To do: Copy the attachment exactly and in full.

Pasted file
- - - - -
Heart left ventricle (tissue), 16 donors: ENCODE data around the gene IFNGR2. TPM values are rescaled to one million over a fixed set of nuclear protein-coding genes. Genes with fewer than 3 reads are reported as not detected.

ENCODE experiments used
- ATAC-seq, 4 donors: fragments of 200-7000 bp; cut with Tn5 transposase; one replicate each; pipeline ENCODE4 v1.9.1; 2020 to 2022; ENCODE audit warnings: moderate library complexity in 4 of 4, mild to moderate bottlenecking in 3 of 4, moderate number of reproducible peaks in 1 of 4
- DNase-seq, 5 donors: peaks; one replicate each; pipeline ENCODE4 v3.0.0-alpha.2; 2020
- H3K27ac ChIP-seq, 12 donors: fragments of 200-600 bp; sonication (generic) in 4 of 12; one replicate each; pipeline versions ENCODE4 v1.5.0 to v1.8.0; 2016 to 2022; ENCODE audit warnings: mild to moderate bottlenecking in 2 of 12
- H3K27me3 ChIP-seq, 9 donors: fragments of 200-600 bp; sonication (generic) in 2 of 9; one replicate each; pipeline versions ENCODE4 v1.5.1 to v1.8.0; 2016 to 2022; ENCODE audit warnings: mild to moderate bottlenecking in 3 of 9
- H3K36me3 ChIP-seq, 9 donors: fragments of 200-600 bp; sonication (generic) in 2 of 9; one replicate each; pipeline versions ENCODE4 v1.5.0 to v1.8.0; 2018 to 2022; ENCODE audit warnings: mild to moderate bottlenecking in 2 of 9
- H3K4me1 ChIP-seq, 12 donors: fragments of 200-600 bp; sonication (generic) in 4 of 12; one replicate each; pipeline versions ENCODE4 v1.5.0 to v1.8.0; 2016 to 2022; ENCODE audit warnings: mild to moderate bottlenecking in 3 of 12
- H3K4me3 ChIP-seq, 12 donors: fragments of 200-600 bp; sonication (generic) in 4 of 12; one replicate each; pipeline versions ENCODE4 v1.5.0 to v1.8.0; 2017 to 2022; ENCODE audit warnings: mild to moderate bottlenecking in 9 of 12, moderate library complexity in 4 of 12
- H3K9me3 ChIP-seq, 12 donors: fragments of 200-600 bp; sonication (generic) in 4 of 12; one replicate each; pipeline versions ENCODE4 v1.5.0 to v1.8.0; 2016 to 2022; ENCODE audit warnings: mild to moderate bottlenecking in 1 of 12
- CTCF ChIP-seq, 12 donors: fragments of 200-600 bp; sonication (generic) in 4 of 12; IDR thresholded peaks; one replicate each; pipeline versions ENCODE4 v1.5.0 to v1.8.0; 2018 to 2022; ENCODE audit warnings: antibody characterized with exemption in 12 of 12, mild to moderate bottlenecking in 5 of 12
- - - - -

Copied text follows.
Heart left ventricle (tissue), 16 donors: ENCODE data around the gene IFNGR2. TPM values are rescaled to one million over a fixed set of nuclear protein-coding genes. Genes with fewer than 3 reads are reported as not detected.

ENCODE experiments used
- ATAC-seq, 4 donors: fragments of 200-7000 bp; cut with Tn5 transposase; one replicate each; pipeline ENCODE4 v1.9.1; 2020 to 2022; ENCODE audit warnings: moderate library complexity in 4 of 4, mild to moderate bottlenecking in 3 of 4, moderate number of reproducible peaks in 1 of 4
- DNase-seq, 5 donors: peaks; one replicate each; pipeline ENCODE4 v3.0.0-alpha.2; 2020
- H3K27ac ChIP-seq, 12 donors: fragments of 200-600 bp; sonication (generic) in 4 of 12; one replicate each; pipeline versions ENCODE4 v1.5.0 to v1.8.0; 2016 to 2022; ENCODE audit warnings: mild to moderate bottlenecking in 2 of 12
- H3K27me3 ChIP-seq, 9 donors: fragments of 200-600 bp; sonication (generic) in 2 of 9; one replicate each; pipeline versions ENCODE4 v1.5.1 to v1.8.0; 2016 to 2022; ENCODE audit warnings: mild to moderate bottlenecking in 3 of 9
- H3K36me3 ChIP-seq, 9 donors: fragments of 200-600 bp; sonication (generic) in 2 of 9; one replicate each; pipeline versions ENCODE4 v1.5.0 to v1.8.0; 2018 to 2022; ENCODE audit warnings: mild to moderate bottlenecking in 2 of 9
- H3K4me1 ChIP-seq, 12 donors: fragments of 200-600 bp; sonication (generic) in 4 of 12; one replicate each; pipeline versions ENCODE4 v1.5.0 to v1.8.0; 2016 to 2022; ENCODE audit warnings: mild to moderate bottlenecking in 3 of 12
- H3K4me3 ChIP-seq, 12 donors: fragments of 200-600 bp; sonication (generic) in 4 of 12; one replicate each; pipeline versions ENCODE4 v1.5.0 to v1.8.0; 2017 to 2022; ENCODE audit warnings: mild to moderate bottlenecking in 9 of 12, moderate library complexity in 4 of 12
- H3K9me3 ChIP-seq, 12 donors: fragments of 200-600 bp; sonication (generic) in 4 of 12; one replicate each; pipeline versions ENCODE4 v1.5.0 to v1.8.0; 2016 to 2022; ENCODE audit warnings: mild to moderate bottlenecking in 1 of 12
- CTCF ChIP-seq, 12 donors: fragments of 200-600 bp; sonication (generic) in 4 of 12; IDR thresholded peaks; one replicate each; pipeline versions ENCODE4 v1.5.0 to v1.8.0; 2018 to 2022; ENCODE audit warnings: antibody characterized with exemption in 12 of 12, mild to moderate bottlenecking in 5 of 12